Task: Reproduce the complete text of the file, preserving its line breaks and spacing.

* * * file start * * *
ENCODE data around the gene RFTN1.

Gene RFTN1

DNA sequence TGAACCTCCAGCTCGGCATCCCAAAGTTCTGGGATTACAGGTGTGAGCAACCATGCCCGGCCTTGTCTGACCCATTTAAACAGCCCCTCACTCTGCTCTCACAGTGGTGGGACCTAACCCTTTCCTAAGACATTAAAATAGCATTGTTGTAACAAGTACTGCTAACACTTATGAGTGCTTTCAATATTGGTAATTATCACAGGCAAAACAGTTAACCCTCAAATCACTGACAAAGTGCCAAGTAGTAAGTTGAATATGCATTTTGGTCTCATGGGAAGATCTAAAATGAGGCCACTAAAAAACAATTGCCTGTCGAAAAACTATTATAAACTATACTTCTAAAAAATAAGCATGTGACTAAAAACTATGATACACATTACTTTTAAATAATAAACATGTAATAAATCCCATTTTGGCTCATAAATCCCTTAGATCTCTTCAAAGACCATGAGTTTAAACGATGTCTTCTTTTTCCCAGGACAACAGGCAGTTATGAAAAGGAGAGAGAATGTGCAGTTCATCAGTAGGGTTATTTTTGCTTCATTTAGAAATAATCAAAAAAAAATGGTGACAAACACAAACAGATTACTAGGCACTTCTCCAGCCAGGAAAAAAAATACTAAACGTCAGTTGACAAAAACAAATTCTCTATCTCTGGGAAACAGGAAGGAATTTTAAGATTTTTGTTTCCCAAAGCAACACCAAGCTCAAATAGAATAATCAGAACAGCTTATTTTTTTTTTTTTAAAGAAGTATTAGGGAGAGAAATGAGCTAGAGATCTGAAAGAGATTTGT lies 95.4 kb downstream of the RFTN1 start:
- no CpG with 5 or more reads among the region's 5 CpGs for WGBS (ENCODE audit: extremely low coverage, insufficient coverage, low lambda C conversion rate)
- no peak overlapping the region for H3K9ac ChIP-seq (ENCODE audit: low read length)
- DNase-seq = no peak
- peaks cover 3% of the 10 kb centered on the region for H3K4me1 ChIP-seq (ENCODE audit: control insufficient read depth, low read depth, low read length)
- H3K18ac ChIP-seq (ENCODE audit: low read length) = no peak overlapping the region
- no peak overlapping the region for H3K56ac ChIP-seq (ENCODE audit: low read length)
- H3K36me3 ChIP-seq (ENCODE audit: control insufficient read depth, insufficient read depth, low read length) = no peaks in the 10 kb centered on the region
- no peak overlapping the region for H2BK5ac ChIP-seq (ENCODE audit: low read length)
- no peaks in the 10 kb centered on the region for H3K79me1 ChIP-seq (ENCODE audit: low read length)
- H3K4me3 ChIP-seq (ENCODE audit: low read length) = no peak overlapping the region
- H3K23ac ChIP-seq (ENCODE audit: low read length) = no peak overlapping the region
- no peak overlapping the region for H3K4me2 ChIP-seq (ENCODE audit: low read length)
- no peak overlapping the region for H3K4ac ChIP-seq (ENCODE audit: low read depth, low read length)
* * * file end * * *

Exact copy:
ENCODE data around the gene RFTN1.

Gene RFTN1

DNA sequence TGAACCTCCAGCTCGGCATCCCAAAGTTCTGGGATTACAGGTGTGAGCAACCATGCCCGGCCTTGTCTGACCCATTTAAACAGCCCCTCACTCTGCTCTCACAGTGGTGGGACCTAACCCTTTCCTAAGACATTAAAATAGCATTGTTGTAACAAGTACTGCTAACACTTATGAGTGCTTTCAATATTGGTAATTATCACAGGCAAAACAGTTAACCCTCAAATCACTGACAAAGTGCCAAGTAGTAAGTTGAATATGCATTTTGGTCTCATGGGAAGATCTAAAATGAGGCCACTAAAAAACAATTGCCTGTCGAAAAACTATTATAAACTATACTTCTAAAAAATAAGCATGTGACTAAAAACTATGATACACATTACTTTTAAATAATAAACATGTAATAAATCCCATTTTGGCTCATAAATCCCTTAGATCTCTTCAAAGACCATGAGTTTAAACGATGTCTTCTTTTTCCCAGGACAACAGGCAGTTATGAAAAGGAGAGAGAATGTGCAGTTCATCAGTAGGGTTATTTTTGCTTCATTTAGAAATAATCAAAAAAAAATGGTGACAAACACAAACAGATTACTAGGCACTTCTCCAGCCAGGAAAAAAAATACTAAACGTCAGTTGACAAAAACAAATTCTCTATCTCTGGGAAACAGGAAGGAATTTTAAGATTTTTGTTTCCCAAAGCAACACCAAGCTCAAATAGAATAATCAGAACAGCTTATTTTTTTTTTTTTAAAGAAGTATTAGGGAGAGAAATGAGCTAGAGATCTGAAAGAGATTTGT lies 95.4 kb downstream of the RFTN1 start:
- no CpG with 5 or more reads among the region's 5 CpGs for WGBS (ENCODE audit: extremely low coverage, insufficient coverage, low lambda C conversion rate)
- no peak overlapping the region for H3K9ac ChIP-seq (ENCODE audit: low read length)
- DNase-seq = no peak
- peaks cover 3% of the 10 kb centered on the region for H3K4me1 ChIP-seq (ENCODE audit: control insufficient read depth, low read depth, low read length)
- H3K18ac ChIP-seq (ENCODE audit: low read length) = no peak overlapping the region
- no peak overlapping the region for H3K56ac ChIP-seq (ENCODE audit: low read length)
- H3K36me3 ChIP-seq (ENCODE audit: control insufficient read depth, insufficient read depth, low read length) = no peaks in the 10 kb centered on the region
- no peak overlapping the region for H2BK5ac ChIP-seq (ENCODE audit: low read length)
- no peaks in the 10 kb centered on the region for H3K79me1 ChIP-seq (ENCODE audit: low read length)
- H3K4me3 ChIP-seq (ENCODE audit: low read length) = no peak overlapping the region
- H3K23ac ChIP-seq (ENCODE audit: low read length) = no peak overlapping the region
- no peak overlapping the region for H3K4me2 ChIP-seq (ENCODE audit: low read length)
- no peak overlapping the region for H3K4ac ChIP-seq (ENCODE audit: low read depth, low read length)